of the unborn begin then the great debate to convince the hearts and minds of
people that abortion is wrong. That is the whole battleground is to have a
debate and discussion, respecting the views of others but trying to convince
people that it is wrong. But just simply overturning Roe v. Wade would just,
as I said, return it to the states. Then we need a great national debate and
then the woman's right to, quote, "choose" should be balanced, obviously,
against the viability of a human life. And I'd be eager to enter into that
debate with the pro-choice people with respect.

GROSS: My guest is Senator John McCain. We'll talk more after a break. This

(Soundbite of music)

GROSS: You say that you were the only person in your high school that you
knew of who was expected to go into the military. Both of your fathers were
naval commanders. Your father was the commander in chief in the Pacific
during part of the Vietnam War. Do you think you would have gone into the
military if you weren't expected to, if it wasn't part of the family

Sen. McCAIN: You know, I don't know, Terry, because one of the aspects of my
life, which being a child of the '50s, that I was expected. It was just sort
of a natural evolutionary thing that I was going to be--go to the Naval
Academy and be in the Navy and that was partially what I rebelled against,
either consciously or subconsciously, by being such a ne'er-do-well at the
Naval Academy. I'm sure there were some regulations that I didn't break while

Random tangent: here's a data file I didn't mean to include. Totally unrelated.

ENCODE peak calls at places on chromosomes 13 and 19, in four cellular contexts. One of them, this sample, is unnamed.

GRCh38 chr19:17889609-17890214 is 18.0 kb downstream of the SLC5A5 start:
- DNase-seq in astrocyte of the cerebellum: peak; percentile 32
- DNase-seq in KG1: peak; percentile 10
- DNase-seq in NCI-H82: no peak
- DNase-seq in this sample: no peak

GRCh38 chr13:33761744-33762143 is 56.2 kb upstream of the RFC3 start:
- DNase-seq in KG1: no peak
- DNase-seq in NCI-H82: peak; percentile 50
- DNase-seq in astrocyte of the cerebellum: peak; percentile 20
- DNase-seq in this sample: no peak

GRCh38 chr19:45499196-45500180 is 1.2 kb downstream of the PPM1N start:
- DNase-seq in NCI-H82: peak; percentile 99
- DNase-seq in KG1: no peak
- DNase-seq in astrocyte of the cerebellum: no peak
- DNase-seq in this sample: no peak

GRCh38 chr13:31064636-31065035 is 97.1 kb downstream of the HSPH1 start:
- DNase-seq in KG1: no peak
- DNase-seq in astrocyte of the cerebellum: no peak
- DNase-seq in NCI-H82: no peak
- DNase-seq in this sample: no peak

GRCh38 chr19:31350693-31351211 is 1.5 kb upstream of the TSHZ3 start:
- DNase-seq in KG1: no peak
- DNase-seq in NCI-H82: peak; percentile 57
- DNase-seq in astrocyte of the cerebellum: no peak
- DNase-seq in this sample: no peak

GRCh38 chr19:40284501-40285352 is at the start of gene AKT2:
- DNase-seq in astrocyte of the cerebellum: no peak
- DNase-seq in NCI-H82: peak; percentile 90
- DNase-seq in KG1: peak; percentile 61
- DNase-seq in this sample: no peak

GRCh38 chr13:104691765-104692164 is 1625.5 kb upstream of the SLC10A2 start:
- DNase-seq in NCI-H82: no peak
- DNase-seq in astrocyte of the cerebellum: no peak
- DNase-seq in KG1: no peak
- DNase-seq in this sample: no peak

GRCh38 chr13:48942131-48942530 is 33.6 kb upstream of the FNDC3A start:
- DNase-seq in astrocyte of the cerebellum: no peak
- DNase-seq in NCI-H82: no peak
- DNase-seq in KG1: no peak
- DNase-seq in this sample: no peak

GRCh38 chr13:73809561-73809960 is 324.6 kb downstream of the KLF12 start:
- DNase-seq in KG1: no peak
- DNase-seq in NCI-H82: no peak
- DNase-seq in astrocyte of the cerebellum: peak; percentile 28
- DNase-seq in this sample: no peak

I was at the Naval Academy but not many. And so one thing I've tried to focus
with my own children is obviously encourage them to do well but not in any way
exhibit any pressure towards a military career. And I hope that one of them
chooses it but I hope it would be out of their own desire rather than
pressures that--look, I love my parents, but it was a sort of thing that was
kind of expected in those days and obviously I'd like to have my children make
more of a choice on their own initiative rather than what they might think I
would want them to do.

GROSS: You really disliked how Washington conducted the war in Vietnam. You
felt that they didn't fight hard enough; that the war could have been won and
could have been won in a timely fashion. And you say that most of the people
you know--well, maybe--am I going too far there? The...

Sen. McCAIN: Yeah. Yeah, I think so, Terry.

GROSS: Yeah.

Sen. McCAIN: Let me explain...

GROSS: Thank you.

Sen. McCAIN: ...very quickly. I think that--look, we had a decision to make
early on in 1964 at the--perhaps at the latest that we were either going to do
whatever is necessary to win or don't go into the conflict at all. I could
argue with you that it would have been probably a smart thing not to go in,
given the risk of Chinese and Russian intervention, that we couldn't win
without, you know, full-scale operations which perhaps the American people
wouldn't have supported, etc., etc. But the worst way to approach the
conflict is to do it in half measures which, frankly, people like Colin Powell
and Norman Schwarzkopf, who were over there as junior officers and leaders and